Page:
India’s Stance on Ukraine War Involved Practical Politics Says Shashi Tharoor


India did not want to take a hostile stand against Russia in the Ukraine war as it involved “practical politics” but New Delhi could have told the Russians where it stood, Congress leader Shashi Tharoor said Saturday, noting that finally, Prime Minister Narendra Modi gave a “clear message” with his “not an era of war” remark.

Tharoor also predicted a “gradual downgrading” of India’s relationship with Russia for practical reasons, pointing out that Moscow is becoming more and more dependent on China.

“For India, over time, how useful is a friend and partner who is more dependent on your principal adversary. China has killed 20 of our soldiers on the borders just two years ago. We cannot forget that quickly,” he said during a session at the Raisina Dialogue here.

In these circumstances, a Russia that is China-dependent or looks more like a junior partner to China is much less useful to India than perhaps the Russia that embarked on this war, said the former minister of state for external affairs said in Raisina Dialogue during the session titled ‘Eastern Promise: The Power Shifts in EU Politics’.

Asked about External Affairs Minister S Jaishankar’s remark last year that Europe thinks its problems are that of the world’s but the world’s problems are not Europe’s problems, Tharoor said those comments were greeted with a lot of approbation in India and many other countries.

“It is very interesting that at the start of the Raisina Dialogue this year Italian Prime Minister Georgia Meloni responded very specifically to those comments. She said two things and that struck home – first was that when the sovereignty of a member state of the UN is violated that is not just Europe’s problem and the second thing was that due to the impact of the war, Europe’s problems have become the world’s problems,” Tharoor recalled.

“For all of us to pretend that all of this is something we can afford to ignore is not an option,” the Lok Sabha MP said, adding the war in Europe has affected the rest of the world in a very tangible, measurable, and quantifiable way.

He said, “What Jaishankar was alluding to was a slightly different aspect… when India’s border is violated with impunity, whether by our friends from the north in China or the terrorists coming across the border from Pakistan, Europe behaves as if that’s India’s problem.” “There is no great solidarity expressed. But when a European border is violated, the expectation seems to be that the rest of the world should be concerned. I think that was his (Jaishankar’s) concern. I should not be speaking for him, I am in the Opposition. But the point he was making was about double standards,” Tharoor said.

At an event in Slovakia in June last year, Jaishankar was severely critical of the “European mindset”. He said Europe has to “grow out of the mindset that Europe’s problems are the world’s problems, but the world’s problems are not Europe’s problems”.

Asked if the Russia-Ukraine war is a local war, Tharoor said it is and it is not as well.

“It’s local in the literal sense as the emergent destruction is in one place — Ukraine… but the rest of the world, if not affected physically, has been affected in all these measurable ways,” he said. Ultimately, any war that has global consequences cannot be treated purely as a European problem, Tharoor stressed.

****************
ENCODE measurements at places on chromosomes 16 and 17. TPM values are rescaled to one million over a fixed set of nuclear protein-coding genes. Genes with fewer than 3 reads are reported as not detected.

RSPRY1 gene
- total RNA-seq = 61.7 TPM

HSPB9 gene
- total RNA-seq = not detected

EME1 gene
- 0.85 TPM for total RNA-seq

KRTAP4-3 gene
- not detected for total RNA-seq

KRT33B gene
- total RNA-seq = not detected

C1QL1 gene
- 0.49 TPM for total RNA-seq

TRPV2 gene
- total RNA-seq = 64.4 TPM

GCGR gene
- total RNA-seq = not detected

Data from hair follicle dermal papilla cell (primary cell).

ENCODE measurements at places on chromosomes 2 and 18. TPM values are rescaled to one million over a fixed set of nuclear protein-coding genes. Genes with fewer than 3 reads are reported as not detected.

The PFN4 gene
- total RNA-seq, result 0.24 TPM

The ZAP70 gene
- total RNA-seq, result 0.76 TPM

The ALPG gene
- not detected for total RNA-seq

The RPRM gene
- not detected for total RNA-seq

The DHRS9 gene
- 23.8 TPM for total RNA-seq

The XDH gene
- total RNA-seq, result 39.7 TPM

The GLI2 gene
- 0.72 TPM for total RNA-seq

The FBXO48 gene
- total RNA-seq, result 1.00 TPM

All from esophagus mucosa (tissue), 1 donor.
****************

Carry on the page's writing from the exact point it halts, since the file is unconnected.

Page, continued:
Asked by the moderator of the session as to whether the war will impact India’s long-standing relationship with Russia, Tharoor said, “I was the only MP to actually speak against the Indian position in Parliament because I felt we had let down a number of principles that we always stood for since Independence, especially in our first few statements at the UN.” “I am pleased to say that India’s position did evolve to the point with these principles are now being advocated regularly by India. Why was India reluctant to take a stand against Russia? I would say there was some practical politics involved,” he said.

The Congress leader noted that India had a long relationship with Russia and before that the Soviet Union which was a strong backer of India on issues that mattered to it such as Kashmir at the UN Security Council.

“Russians often protected us against action by hostile powers… there is a defence relationship. You don’t disrupt your relationship with the supplier of such essential things. So it is a relationship with some substance that India did not want to lightly dismiss by completely taking a hostile stand, that much I can understand,” he said.

“But I do believe we could have told the Russians where we stood and it was interesting that finally Prime Minister Modi, in Samarkand, said directly in front of the world’s cameras that this is ‘not an era for war, Mr President’, which is as clear a message,” Tharoor said.

India in its own way is pushing for a solution, he said.

Tharoor also noted that the longer this war goes on, the capacity of Russia to be a reliable supplier of defence equipment and so on will be degraded.

“There are clear signs that India does not want to be seen taking sides against Russia but nor is it in any way conveying support or even condoning the war. It is accepting it as reality,” he said.

India has abstained from the UN resolutions on Ukraine and consistently underlined the need to respect the UN Charter, international law and the sovereignty and territorial integrity of states.

India has also consistently underlined that in the conflict, the entire Global South has suffered “substantial collateral damage” and developing countries are facing the brunt of the conflict’s consequences on food, fuel and fertilizer supplies. PTI ASK NSD NSD


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(This story has not been edited by News18 staff and is published from a syndicated news agency feed)



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